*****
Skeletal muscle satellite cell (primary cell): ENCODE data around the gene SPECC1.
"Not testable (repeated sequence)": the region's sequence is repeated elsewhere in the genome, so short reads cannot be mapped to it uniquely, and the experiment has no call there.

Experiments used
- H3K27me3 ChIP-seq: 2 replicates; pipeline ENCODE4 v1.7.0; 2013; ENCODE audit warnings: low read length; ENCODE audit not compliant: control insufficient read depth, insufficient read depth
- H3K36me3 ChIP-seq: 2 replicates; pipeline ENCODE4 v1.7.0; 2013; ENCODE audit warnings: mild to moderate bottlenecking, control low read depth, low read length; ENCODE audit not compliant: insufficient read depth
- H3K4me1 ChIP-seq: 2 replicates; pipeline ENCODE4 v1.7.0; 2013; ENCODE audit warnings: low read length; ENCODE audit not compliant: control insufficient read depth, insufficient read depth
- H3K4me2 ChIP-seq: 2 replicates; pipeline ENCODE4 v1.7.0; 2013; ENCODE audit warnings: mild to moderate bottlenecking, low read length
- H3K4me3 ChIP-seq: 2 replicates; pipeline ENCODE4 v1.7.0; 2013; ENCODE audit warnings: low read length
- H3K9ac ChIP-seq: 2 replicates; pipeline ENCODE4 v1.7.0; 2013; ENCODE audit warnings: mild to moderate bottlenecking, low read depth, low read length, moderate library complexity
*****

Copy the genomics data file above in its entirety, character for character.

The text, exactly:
Skeletal muscle satellite cell (primary cell): ENCODE data around the gene SPECC1.
"Not testable (repeated sequence)": the region's sequence is repeated elsewhere in the genome, so short reads cannot be mapped to it uniquely, and the experiment has no call there.

Experiments used
- H3K27me3 ChIP-seq: 2 replicates; pipeline ENCODE4 v1.7.0; 2013; ENCODE audit warnings: low read length; ENCODE audit not compliant: control insufficient read depth, insufficient read depth
- H3K36me3 ChIP-seq: 2 replicates; pipeline ENCODE4 v1.7.0; 2013; ENCODE audit warnings: mild to moderate bottlenecking, control low read depth, low read length; ENCODE audit not compliant: insufficient read depth
- H3K4me1 ChIP-seq: 2 replicates; pipeline ENCODE4 v1.7.0; 2013; ENCODE audit warnings: low read length; ENCODE audit not compliant: control insufficient read depth, insufficient read depth
- H3K4me2 ChIP-seq: 2 replicates; pipeline ENCODE4 v1.7.0; 2013; ENCODE audit warnings: mild to moderate bottlenecking, low read length
- H3K4me3 ChIP-seq: 2 replicates; pipeline ENCODE4 v1.7.0; 2013; ENCODE audit warnings: low read length
- H3K9ac ChIP-seq: 2 replicates; pipeline ENCODE4 v1.7.0; 2013; ENCODE audit warnings: mild to moderate bottlenecking, low read depth, low read length, moderate library complexity